The Best Memphis Books to Add to Your To-Read List

Explore a stacked catalogue of Memphis books that dive into the soul of one of America’s most impactful cities.

graphic showing multiple covers of memphis books

Memphis is a city steeped in soul. Known worldwide as the home of the blues and the birthplace of rock n’ roll, the Bluff City has kickstarted the careers of music icons from W.C. Handy to Howlin’ Wolf, B.B. King, Elvis Presley, Johnny Cash, Three 6 Mafia and Justin Timberlake. 

And while the city’s musical credentials are unquestioned, the less-heralded literary history of Memphis is rich as well. A frequent haunt of American literary legend William Faulkner, Memphis has served as the backdrop and launching point for stories from the likes of modern novelist John Grisham to golden age travel writer Richard Halliburton. In Memphis, the city’s rich musical history collides with a trove of wordsmiths to create an inspirational—and at times moving—mosaic of the lives of its music royalty, complex history and monumental moments in the spotlight.

Browse the shelves of locally-curated bookstores like the South Main Book Juggler or Novel., and you’ll find a captivating collection of Memphis-based books with backstories in both fiction and non-fiction that add an extra level of seasoning to any voyage to the land of the Delta Blues.

These are the best books about Memphis:

it came from memphis book cover

“It Came From Memphis” by Robert Gordon

In the 1950s, Memphis created a paradigm shift in modern culture when its underground scene embraced Black culture at a time when America’s dominant white society shunned it. Robert Gordon’s “It Came From Memphis,” follows the paths of early rock n’ roll musicians who rode the coat tails of older blues artists from the dive bars of Arkansas to the bright lights of Beale Street.

Familiar names like Elvis Presley and Jerry Lee Lewis make appearances, but music fans will appreciate the deeper dive into the lives of producer Jim Dickinson, writer and Big Star frontman Alex Chilton as well as Rolling Stones inspiration Furry Lewis. A book about the “weirdos and winos” who forged the rock and roll spirit, “It Came From Memphis” is a must-read for anyone planning a visit to the city’s gallery of music museums.

cover of Memphis Massacre

“Remembering the Memphis Massacre” by Beverly Greene Bond and Susan Eva O’Donovan

Long before W.C. Handy’s “Beale Street Blues” set the city on a course for international stardom in 1917, the city found itself in the midst of a post-Civil War turmoil that resulted in one of the most tragic events in American history. On May 1, 1866, a group of Memphis police raised a mob and attacked Black Union soldiers recently discharged from their service in the war.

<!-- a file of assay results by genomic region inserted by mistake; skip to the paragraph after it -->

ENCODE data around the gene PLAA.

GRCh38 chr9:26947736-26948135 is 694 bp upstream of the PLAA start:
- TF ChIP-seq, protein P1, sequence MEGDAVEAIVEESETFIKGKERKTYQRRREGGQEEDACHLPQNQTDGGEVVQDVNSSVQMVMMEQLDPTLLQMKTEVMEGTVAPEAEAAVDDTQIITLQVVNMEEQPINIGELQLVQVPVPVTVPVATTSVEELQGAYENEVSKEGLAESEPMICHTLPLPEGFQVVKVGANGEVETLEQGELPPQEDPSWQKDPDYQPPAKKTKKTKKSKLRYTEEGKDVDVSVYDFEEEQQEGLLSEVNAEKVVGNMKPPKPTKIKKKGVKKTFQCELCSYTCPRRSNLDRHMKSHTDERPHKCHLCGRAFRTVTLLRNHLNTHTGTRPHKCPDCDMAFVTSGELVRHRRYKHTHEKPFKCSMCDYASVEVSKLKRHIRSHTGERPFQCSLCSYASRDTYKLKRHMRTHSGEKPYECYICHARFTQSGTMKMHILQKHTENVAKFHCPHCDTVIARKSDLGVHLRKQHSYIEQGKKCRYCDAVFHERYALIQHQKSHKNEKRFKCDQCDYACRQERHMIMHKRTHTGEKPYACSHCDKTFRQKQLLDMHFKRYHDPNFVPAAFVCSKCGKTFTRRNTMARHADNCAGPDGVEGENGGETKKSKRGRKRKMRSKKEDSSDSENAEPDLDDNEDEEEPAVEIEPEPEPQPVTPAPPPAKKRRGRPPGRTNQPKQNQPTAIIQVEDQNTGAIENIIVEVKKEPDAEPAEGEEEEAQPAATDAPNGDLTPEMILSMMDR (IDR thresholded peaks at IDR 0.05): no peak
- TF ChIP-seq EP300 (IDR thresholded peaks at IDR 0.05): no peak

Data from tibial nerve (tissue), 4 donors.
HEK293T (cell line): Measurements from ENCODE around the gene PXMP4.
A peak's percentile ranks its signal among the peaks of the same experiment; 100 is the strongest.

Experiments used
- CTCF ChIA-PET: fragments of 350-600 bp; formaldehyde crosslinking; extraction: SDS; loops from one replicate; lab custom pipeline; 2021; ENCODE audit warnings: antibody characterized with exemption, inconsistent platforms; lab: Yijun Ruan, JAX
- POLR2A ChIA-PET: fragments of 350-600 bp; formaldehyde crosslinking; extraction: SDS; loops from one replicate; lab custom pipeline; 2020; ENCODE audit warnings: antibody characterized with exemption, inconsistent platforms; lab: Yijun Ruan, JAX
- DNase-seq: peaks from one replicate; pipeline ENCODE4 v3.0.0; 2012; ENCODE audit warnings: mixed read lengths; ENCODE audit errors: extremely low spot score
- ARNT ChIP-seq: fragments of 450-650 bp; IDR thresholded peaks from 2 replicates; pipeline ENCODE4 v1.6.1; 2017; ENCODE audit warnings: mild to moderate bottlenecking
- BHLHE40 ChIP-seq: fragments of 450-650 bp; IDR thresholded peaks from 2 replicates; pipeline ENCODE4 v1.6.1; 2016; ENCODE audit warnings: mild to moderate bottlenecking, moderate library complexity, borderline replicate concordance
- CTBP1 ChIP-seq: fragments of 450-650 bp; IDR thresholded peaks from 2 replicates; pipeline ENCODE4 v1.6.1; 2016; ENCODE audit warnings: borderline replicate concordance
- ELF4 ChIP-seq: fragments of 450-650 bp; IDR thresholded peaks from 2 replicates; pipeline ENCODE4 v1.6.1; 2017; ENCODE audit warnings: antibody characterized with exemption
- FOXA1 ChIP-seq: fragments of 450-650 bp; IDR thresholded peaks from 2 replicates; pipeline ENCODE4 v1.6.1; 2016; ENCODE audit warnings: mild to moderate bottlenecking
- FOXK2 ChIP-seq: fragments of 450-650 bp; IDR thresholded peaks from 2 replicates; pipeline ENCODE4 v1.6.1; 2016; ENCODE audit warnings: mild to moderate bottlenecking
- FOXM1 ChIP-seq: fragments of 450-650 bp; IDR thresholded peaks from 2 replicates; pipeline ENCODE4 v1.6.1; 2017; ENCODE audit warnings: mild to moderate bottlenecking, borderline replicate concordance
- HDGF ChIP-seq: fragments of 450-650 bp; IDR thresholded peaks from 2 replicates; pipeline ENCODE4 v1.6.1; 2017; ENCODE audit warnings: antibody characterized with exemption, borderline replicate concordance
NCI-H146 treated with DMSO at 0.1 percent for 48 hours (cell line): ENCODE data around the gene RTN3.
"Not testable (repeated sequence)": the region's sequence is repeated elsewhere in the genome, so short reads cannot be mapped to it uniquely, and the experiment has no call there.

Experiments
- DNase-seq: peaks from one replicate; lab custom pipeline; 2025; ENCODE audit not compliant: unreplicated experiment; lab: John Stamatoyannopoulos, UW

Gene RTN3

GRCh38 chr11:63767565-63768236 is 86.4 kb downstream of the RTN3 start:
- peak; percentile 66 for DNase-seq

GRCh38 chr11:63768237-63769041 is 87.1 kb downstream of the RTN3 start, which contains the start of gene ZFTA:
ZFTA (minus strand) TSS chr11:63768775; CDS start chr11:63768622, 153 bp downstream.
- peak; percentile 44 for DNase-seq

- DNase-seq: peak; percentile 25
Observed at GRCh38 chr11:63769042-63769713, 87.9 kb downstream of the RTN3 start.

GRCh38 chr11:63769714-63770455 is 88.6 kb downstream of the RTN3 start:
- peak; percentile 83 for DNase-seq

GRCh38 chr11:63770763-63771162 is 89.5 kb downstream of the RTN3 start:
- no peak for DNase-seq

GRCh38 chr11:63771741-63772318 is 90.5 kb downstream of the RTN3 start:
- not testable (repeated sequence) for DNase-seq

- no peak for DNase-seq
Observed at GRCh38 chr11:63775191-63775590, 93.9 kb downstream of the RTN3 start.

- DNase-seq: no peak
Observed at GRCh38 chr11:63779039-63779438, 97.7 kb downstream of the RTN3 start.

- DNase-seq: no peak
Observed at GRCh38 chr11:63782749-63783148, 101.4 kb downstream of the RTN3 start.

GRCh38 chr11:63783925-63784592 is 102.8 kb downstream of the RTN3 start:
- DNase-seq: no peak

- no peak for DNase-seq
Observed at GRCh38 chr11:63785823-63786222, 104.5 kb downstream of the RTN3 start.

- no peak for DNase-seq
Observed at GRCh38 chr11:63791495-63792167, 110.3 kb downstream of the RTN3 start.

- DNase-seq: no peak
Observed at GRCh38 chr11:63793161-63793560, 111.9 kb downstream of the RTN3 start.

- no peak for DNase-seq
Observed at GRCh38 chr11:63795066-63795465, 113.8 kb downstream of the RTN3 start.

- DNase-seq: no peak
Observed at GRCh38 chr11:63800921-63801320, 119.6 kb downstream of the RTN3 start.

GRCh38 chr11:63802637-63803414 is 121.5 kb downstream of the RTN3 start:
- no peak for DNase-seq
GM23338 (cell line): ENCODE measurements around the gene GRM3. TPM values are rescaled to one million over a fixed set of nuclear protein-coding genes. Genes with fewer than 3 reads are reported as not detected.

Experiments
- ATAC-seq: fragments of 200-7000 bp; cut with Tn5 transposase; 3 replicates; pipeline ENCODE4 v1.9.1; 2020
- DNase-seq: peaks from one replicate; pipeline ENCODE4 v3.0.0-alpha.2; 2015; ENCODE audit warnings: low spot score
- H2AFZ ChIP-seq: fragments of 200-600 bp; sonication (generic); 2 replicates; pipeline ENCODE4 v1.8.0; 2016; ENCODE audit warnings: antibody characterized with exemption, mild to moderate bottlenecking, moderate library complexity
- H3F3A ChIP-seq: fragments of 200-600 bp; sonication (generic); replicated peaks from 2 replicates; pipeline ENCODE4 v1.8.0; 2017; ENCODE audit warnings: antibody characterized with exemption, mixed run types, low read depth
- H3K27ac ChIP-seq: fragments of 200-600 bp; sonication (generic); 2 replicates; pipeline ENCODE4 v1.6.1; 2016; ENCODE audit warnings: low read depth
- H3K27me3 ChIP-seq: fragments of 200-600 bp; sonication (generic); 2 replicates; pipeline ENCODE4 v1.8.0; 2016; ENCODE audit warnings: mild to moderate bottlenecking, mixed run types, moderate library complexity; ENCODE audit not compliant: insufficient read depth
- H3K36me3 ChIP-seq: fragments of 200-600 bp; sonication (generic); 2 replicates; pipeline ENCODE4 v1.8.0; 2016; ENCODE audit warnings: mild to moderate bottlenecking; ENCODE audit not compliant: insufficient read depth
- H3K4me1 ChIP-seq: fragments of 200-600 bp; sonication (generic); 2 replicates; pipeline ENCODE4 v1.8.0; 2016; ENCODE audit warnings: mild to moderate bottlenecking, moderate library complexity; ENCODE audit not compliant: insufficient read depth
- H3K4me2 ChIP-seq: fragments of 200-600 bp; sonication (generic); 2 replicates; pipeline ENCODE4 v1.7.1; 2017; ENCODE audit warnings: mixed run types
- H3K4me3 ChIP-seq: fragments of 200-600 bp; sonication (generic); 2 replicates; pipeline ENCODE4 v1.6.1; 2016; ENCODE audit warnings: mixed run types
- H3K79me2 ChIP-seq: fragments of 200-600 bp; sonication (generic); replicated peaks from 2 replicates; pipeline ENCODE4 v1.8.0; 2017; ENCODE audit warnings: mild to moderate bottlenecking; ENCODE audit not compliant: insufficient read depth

The resulting conflict results in the deaths of at least 48 people and the destruction of African American schoolhouses, churches and homes in a massacre that led to a congressional investigation. “Remembering the Memphis Massacre” walks readers through the minor events resulting in a major escalation in force and the tragic impact this oft-overlooked chapter of American History had on the city’s post-war development.

cover of Memphis book

“Memphis: A Novel” by Tara M. Stringfellow

Hailed as a rhapsodic ham to Black women by the New York Times, “Memphis: A Novel,” transports readers to the summer of 1995 where a 10-year-old Joan is seeking refuge in her mother’s ancestral home. Stringfellow’s 2022 masterpiece follows Joan on seven-decade trip through an enigmatic family history and a mission to find community with the artists of Memphis. “Memphis: A Novel” paints a complex portrait of inheritance, family, brutality, justice, faith, forgiveness, sacrifice and love set in a city historically defined by that wide range of emotion.

book cover for after the jump

“After the Jump: Columns of the Best 20 Years in Memphis Sports” by Geoff Calkins

Award-winning sports journalist Geoff Calkins hit the Memphis beat in 1996. Always weekly, often daily, Calkins documented the city’s long history of heartbreaks and triumphs in pursuit of hardwood and gridiron glory as a perennial national underdog.

“After the Jump,” gives readers a first-hand view of moments in recent Memphis history that have defined the attitudes of its people—from a thrilling upset win over Peyton Manning’s Tennessee Volunteers to the 2008 NCAA Men’s National Championship game in basketball and the unlikely success story of the Grizzlies Grit N’ Grind era in the NBA.

beale street dynasty book cover

“Beale Street Dynasty: Sex, Song and the Struggle for the Soul of Memphis” by Preston Lauterbach